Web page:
ANIMATED- Kubo and the Two Strings. Stop motion is just too impressive.

FOREIGN- Toni Erdmann. The last two years I have been really bad at seeing Foreign films. I blame my move from NYC.
Ignored: The Handmaiden

DOCUMENTARY- OJ: Made In America. This is what I'm rooting for the most out of all the films nominated this year. I know one of the editors and the film is phenomenal.
Ignored: DePalma. Just a joy to watch.

Ignored: Jackie and Manchester By The Sea

SCORE- La La Land.The three best scores the last few years were all nominated. La La, Jackie, and my favorite score Moonlight. I will do a back-flip if Britell wins for Moonlight.
Ignored: David Wingo-Midnight Special

SONG- City Of Stars-La La Land. It's a shame that "The Audition" got nominated over "A Lovely Night" and "Another Day in the Sun". It's a pinnacle song, but it's too long and weak compared to the other two.




1) La La Land
2) Manchester By The Sea
3) Jackie
4) OJ: Made In America
5) Moonlight
6) The Nice Guys
7) The Lobster
8) DePalma
9) Deadpool (Sorry, but this film is fun.)
10) The Handmaiden

It was a terrible year for films until the November rolled around, then it became a really good year.

Friday, February 22, 2013

Cody's 2012 Oscar Predictions

 This is my 5th year for the Oscar predictions and as always I list what I think will win, not want to win. This is a really hard year and many categories have at least 3 options that have a good chance of winning.

Best Picture-Lincoln. I picked this for one reason over Argo, Argo isn't nominated for director or any main acting categories. It's not much of a reason, but I could also see Pi, Silver Linings, and Zero Dark winning also. Very confusing and it just depends which way the other awards fall. Ignored: THE FUCKING MASTER!!!!!!!!! This film not being nominated and  they only went with 9 nominations is a travesty. Suck it Hollywood! I'm so glad you put The Blind Side is a couple of years ago...dicks!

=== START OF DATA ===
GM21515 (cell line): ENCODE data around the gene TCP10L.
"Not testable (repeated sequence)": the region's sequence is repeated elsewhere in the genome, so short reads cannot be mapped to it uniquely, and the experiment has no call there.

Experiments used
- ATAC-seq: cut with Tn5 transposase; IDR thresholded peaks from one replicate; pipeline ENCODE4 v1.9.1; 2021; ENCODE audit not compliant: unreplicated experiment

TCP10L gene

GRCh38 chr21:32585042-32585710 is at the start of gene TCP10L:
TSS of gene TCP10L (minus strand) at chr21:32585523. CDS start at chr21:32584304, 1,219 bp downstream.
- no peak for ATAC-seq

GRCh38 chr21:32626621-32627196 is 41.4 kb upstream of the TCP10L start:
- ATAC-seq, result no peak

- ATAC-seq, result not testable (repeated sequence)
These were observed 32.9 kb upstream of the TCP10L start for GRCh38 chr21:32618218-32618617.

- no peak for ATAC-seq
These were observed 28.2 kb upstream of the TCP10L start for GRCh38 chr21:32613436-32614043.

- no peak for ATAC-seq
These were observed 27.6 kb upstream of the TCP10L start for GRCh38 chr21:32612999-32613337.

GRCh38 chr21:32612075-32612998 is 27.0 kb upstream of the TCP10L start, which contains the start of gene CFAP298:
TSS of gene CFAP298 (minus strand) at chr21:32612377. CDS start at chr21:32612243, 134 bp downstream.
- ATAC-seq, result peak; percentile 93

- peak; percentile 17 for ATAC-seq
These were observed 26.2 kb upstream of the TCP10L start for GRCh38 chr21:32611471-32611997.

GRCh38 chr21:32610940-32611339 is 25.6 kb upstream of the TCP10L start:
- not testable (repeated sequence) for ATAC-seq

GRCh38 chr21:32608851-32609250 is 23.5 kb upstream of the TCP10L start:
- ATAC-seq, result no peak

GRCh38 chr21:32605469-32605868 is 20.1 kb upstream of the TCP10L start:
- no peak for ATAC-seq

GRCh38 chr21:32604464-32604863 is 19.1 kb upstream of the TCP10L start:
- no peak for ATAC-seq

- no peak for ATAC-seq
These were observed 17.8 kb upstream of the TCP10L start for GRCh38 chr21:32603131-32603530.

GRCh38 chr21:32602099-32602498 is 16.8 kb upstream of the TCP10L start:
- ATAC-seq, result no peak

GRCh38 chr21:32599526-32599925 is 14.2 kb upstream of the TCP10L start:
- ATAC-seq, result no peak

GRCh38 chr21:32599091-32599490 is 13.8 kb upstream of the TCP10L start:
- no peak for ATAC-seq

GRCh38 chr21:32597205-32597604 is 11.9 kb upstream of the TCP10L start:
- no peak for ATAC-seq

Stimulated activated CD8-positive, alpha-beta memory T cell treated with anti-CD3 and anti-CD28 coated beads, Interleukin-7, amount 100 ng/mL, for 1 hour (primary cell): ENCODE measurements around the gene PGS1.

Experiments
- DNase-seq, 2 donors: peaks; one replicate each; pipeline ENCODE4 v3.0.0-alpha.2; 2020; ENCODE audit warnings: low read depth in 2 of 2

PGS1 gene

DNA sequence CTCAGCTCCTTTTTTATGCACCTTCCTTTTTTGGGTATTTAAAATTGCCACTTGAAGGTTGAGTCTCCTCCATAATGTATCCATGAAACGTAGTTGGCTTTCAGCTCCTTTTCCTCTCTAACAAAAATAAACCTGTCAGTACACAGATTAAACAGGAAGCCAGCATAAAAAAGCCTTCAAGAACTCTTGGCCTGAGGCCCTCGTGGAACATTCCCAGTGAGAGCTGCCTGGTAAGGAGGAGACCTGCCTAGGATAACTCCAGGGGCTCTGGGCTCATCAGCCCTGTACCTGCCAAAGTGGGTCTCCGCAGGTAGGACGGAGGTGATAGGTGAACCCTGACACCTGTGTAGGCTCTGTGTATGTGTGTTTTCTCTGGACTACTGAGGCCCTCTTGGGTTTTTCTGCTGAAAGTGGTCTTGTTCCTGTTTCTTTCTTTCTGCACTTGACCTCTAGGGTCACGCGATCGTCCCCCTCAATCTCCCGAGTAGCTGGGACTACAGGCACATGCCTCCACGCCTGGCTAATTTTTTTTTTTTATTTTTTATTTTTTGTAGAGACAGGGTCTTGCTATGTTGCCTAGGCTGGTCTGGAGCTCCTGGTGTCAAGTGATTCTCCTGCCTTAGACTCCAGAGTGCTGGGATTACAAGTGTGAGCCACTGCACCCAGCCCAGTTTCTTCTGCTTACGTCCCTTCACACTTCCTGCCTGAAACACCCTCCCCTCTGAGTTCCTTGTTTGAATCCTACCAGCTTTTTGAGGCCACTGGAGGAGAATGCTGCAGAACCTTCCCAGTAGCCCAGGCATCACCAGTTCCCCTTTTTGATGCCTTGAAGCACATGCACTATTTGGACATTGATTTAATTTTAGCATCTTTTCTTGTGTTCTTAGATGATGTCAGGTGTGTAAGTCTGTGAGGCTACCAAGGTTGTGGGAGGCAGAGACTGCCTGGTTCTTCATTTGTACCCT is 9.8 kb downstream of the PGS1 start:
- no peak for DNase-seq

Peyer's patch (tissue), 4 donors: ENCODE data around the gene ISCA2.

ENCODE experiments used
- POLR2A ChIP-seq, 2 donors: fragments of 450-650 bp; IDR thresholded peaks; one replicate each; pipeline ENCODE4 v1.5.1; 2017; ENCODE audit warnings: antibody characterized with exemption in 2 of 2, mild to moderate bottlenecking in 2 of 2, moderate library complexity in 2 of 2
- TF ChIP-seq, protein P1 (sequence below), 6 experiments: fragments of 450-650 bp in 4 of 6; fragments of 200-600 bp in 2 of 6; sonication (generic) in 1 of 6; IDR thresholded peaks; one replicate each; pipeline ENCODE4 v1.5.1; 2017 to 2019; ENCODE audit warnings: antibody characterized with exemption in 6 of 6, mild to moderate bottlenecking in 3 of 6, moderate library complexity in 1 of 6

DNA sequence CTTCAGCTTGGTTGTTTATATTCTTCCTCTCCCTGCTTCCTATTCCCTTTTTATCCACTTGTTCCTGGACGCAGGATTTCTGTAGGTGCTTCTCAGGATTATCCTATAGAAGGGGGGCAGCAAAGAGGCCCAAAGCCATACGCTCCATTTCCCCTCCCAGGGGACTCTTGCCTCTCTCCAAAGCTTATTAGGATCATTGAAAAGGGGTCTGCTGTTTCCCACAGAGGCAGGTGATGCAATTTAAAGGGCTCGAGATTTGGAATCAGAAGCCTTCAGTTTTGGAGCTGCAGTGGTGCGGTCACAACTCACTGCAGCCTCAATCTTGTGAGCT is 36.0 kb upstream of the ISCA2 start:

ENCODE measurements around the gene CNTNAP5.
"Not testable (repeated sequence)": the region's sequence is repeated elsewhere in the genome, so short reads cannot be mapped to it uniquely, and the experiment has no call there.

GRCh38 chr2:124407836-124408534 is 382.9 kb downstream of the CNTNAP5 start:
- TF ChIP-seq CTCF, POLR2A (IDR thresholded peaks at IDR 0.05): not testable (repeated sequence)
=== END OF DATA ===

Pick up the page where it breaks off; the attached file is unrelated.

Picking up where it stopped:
Best Actor- Daniel Day Lewis. Pretty much a slam dunk and he does deserve it. I will dance a jig on top of a car if Joaquin wins. Ignored: Jean-Louis Trintignant (Amour)

Best Actress- Jennifer Lawrence. I barely chose her over Emmanuelle Riva because of her Oscar and acting bashing, but Hollywood loves to give awards to the Stars of Tomorrow. If Chastain wins I will hurt people, she is miscast and annoying in Zero-Dark Thirty.

Supporting Actor- Tommy Lee Jones. This is the hardest category this year. I think it's a three person race. Sad sacks De Niro and Tommy Lee and the great Christoph Waltz. My jig dancing will continue if Phillip Seymour Hoffman wins. Ignored: Javier Bardem (Skyfall)

Supporting Actress- Anne Hathaway. I think they already mailed her the Oscar. Ignored: Judy Dench (Skyfall)

Directing- Steven Speilberg. Who knows who will win with Beard Affleck out of the picture. His winning everything in site and not being nominated is the strangest thing I've ever seen. Ignored: P.T.A. I should be used to this, Hollywood loves to ignore talent. P.T.A. should be glad he's in the same company as Kubrick,Wells, and until recently Scorsese.

Original Screenplay-Zero Dark Thirty. Weak category this year even though there is alot of talent. Ignored: Guess, I suppose all the Scientologist  won this year.

Adapted Screenplay-Lincoln. Silver Linings is one of David O's best, but the Rom-Com third act hurts it a bit.

Cinematography-Roger Deakins. This is the only category I am picking with my heart. It's easily the best looking film of the year and hopefully they stop treating Deakins like he's Paul Thomas Anderson. Ignored:Argo,Moonrise Kingdom, and The Master.

Editing-Argo. Close call between this and Zero Dark. This is my only Argo pick, I may be screwed. Ignored: Yep, The Master and Skyfall.

Foreign Film-Amour. Slam Dunk! Ignored: The Master.

Animated-Wreck It Ralph. Why Not.

 Animated Short-Paperman. It has the most buzz and it's good too.

Live Action Short-Asad. That's right I said it!

Documentary Feature- The Gatekeepers. Ignored:My favorite Doc of the year The Central Park 5.

Doc.Short-Monday's In Racine. I haven't seen any of these and Racine is where Sean Connery lives in The Untouchables.

Best Production Design, Make-Up and Hair, and Costume-Les Miserables in a sweep!

Best Sound Editing, Mixing and SFX-Skyfall, Les Mis, and Life of Pi.

Best Score-Life of Pi. Nothing spoke to me with the nominations this year. Ignored: only the MASTER of evil Darth!

Best Song-Skyfall. The best Bond song since A View to a Kill! Ignored: MASTER and servent.

Hooray for Hollywood!

Wednesday, January 16, 2013

Cody's Film Review: Django Unchained